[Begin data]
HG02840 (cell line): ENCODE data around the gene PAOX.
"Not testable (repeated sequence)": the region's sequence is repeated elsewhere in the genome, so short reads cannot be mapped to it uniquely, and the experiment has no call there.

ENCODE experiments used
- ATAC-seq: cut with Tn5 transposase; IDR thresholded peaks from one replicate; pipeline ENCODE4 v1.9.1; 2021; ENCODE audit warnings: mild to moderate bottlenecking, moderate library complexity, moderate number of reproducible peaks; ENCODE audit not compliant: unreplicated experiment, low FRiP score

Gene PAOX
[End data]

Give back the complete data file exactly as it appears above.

HG02840 (cell line): ENCODE data around the gene PAOX.
"Not testable (repeated sequence)": the region's sequence is repeated elsewhere in the genome, so short reads cannot be mapped to it uniquely, and the experiment has no call there.

ENCODE experiments used
- ATAC-seq: cut with Tn5 transposase; IDR thresholded peaks from one replicate; pipeline ENCODE4 v1.9.1; 2021; ENCODE audit warnings: mild to moderate bottlenecking, moderate library complexity, moderate number of reproducible peaks; ENCODE audit not compliant: unreplicated experiment, low FRiP score

Gene PAOX